Inevitably, though, either celebration this year raises the question, “Where do I find joy?” This has been an unusually difficult year. There are over 16 million people not sitting down to holiday meals, lighting holiday candles, or telling holiday stories because they were taken by a disease the world wasn’t ready to fight. Sure, some of those would likely not be with us anyway, but the overwhelming majority hadn’t planned on missing this season, and for those families, finding anything resembling joy or hope likely feels like an exercise in futility.
At the same time, there are those who are elated at some of this week’s political events. President-elect and Vice-president-elect Joe Biden and Kamala Harris were named Time Magazine’s Person(s) of the Year. The United States Supreme Court refused to hear a lawsuit attempting to throw out the votes of four key states. Throughout my social media timelines, I see millions of people expressing joy that their side won.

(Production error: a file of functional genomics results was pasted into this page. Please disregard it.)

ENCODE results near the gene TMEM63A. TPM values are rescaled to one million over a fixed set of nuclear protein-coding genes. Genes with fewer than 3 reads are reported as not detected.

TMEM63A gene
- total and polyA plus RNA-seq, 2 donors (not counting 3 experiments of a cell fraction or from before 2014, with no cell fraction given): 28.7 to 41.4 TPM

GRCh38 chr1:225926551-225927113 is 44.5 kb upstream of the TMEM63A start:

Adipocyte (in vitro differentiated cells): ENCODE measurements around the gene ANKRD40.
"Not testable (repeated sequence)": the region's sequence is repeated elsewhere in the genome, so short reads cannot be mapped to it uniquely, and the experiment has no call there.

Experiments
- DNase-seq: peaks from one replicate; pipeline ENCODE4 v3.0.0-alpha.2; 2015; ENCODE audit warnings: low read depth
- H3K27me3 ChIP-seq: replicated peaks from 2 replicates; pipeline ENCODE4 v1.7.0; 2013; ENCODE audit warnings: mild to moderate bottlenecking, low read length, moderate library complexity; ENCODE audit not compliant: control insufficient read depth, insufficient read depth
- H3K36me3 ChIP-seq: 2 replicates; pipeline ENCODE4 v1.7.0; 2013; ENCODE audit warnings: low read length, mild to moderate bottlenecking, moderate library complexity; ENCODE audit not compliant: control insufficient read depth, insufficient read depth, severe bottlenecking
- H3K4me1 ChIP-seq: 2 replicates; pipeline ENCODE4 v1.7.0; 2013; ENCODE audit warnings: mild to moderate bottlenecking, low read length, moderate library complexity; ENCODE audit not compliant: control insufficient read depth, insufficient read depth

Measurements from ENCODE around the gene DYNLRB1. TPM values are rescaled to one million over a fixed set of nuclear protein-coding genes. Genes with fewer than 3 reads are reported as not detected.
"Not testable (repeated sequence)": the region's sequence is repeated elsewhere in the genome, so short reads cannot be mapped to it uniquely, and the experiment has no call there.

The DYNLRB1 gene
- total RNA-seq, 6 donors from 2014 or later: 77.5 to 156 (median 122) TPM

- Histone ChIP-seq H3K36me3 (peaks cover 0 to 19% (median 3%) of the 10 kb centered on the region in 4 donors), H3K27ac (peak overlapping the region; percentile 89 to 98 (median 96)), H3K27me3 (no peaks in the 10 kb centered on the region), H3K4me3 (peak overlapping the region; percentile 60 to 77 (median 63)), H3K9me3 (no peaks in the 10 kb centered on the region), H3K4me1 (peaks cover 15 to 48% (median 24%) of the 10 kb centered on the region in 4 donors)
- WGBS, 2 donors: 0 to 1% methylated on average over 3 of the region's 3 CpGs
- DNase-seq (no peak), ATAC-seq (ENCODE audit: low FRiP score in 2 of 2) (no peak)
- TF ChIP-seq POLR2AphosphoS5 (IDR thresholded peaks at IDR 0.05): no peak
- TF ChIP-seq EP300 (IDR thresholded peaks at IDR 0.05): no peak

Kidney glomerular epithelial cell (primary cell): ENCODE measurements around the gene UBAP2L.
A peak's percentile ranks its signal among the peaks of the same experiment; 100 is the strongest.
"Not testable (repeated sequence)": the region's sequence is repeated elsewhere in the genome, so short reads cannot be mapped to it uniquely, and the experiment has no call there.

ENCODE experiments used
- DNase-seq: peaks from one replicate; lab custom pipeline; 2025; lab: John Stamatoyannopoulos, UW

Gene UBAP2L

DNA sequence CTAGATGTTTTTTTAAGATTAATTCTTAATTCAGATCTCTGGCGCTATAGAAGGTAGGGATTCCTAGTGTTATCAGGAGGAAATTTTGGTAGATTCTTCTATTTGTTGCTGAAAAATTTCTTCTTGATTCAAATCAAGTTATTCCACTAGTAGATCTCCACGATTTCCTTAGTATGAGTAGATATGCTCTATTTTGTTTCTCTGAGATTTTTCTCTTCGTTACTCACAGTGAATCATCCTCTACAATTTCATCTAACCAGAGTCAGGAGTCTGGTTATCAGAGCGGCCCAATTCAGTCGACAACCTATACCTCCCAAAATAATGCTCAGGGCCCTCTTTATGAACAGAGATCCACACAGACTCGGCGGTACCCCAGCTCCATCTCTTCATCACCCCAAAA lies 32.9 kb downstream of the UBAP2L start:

To a limited degree, I am prone to join them. I agree with most of the decisions that have been made and am hoping that our elected representatives continue to take the steps necessary to “right the ship,” in a manner of speaking, by eliminating those who continue to cause unreasonable and dangerous challenges to our democracy.
At the same time, though, I find it necessary to realize that our joy comes at a price. What causes millions to celebrate also causes millions of others great and profound sadness, concern, and anger. The gulf between the two groups seems wider than it has ever been and the number of genuine bridge-builders, those who can reach across to bring together those on both sides, is too few.
The primary reading for today comes from Isaiah 6, which reads:
The spirit of the Lord GOD is upon me,
because the LORD has anointed me;
he has sent me to bring glad tidings to the poor,
to heal the brokenhearted,
to proclaim liberty to the captives
and release to the prisoners,
to announce a year of favor from the LORD
and a day of vindication by our God.